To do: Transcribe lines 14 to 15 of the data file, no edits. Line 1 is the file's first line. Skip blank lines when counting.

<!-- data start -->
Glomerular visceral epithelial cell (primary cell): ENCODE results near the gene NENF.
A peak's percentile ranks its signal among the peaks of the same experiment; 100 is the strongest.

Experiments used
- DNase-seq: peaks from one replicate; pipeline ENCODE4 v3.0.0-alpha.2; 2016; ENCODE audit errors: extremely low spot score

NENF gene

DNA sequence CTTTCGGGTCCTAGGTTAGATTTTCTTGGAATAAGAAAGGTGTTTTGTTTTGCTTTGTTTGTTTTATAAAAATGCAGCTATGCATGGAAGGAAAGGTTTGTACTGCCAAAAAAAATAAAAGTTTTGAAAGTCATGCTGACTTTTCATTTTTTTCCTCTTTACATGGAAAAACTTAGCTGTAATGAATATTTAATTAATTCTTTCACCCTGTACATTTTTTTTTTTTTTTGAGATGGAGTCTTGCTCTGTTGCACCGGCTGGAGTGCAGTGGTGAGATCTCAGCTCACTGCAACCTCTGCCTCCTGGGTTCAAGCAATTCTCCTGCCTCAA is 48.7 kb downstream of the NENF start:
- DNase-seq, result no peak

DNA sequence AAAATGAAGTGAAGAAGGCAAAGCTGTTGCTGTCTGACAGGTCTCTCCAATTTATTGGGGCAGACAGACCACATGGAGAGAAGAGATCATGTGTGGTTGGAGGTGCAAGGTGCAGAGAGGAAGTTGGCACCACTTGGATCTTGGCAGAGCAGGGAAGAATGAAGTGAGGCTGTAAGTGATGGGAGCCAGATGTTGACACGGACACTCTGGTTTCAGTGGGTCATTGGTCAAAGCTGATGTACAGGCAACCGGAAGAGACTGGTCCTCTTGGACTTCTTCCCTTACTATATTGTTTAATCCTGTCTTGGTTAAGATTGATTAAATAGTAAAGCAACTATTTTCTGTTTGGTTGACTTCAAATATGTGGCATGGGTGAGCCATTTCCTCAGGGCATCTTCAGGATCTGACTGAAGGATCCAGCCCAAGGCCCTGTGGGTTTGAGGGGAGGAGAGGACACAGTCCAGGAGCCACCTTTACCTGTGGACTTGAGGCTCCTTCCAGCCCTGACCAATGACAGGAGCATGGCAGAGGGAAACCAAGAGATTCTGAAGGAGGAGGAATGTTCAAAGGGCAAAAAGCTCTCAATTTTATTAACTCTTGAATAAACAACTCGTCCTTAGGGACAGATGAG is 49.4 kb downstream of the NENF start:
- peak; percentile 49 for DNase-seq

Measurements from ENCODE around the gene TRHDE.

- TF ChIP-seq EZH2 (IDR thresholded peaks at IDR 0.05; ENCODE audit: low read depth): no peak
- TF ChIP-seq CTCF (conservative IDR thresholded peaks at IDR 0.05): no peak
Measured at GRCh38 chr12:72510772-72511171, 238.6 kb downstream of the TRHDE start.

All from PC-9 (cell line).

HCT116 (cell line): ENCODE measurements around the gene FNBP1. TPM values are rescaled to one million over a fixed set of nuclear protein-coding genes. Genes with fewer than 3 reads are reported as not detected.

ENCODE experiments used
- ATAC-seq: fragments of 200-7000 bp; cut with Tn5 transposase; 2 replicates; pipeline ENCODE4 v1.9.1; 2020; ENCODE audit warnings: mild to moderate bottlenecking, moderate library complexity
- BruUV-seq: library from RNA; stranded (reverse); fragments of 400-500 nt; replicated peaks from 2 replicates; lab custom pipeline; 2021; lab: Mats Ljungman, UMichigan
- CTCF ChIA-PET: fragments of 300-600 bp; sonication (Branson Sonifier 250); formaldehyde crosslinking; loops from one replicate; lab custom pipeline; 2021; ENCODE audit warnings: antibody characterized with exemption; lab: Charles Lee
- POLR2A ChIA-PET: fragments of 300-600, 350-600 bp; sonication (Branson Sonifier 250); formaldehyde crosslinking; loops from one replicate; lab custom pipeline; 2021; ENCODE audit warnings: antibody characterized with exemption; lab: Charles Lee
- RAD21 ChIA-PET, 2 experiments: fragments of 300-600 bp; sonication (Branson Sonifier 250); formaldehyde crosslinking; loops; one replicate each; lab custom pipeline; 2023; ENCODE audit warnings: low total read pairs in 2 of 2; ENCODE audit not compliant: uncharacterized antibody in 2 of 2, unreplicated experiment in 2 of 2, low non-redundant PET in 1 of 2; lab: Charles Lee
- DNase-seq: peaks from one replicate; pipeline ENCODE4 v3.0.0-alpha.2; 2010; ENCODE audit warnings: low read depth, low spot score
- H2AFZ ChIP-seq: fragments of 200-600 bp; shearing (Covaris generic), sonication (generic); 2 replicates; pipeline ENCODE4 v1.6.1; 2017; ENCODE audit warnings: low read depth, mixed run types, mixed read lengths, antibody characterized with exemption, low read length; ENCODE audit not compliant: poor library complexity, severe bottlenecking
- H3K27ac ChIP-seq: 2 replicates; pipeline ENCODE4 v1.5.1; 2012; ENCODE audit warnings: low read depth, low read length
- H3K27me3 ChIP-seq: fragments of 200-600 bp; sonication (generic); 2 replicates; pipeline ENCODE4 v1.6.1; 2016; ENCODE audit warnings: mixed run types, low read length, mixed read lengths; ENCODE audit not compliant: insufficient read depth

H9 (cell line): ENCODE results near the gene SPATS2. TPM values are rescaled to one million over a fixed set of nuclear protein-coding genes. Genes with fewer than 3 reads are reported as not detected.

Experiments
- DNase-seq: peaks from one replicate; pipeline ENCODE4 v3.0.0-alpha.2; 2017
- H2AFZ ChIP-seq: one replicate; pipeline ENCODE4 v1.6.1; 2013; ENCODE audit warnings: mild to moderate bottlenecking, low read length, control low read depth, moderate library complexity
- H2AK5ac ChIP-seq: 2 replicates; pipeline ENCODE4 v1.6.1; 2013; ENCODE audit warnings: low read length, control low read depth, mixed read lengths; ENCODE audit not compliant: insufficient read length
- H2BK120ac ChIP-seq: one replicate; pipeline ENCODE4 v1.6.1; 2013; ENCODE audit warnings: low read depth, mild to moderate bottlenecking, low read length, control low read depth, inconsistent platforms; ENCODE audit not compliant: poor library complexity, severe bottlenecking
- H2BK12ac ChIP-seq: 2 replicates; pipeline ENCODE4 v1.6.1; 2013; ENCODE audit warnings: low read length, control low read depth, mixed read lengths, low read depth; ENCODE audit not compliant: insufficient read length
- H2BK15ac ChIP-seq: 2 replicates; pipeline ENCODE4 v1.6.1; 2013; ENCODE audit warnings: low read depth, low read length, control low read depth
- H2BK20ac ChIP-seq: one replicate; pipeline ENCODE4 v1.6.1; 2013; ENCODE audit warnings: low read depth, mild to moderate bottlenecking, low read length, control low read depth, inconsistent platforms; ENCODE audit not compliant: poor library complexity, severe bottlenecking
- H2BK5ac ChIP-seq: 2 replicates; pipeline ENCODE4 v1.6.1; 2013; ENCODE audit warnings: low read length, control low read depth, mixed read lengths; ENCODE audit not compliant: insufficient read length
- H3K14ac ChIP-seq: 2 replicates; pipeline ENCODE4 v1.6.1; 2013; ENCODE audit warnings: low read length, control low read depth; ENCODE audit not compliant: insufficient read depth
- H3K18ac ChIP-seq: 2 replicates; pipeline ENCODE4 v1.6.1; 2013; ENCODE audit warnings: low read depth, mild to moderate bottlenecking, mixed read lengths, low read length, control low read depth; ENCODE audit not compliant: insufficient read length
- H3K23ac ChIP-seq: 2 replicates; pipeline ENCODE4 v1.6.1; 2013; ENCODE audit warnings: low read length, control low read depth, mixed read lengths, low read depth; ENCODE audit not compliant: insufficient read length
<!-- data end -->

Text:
All from PC-9 (cell line).

HCT116 (cell line): ENCODE measurements around the gene FNBP1. TPM values are rescaled to one million over a fixed set of nuclear protein-coding genes. Genes with fewer than 3 reads are reported as not detected.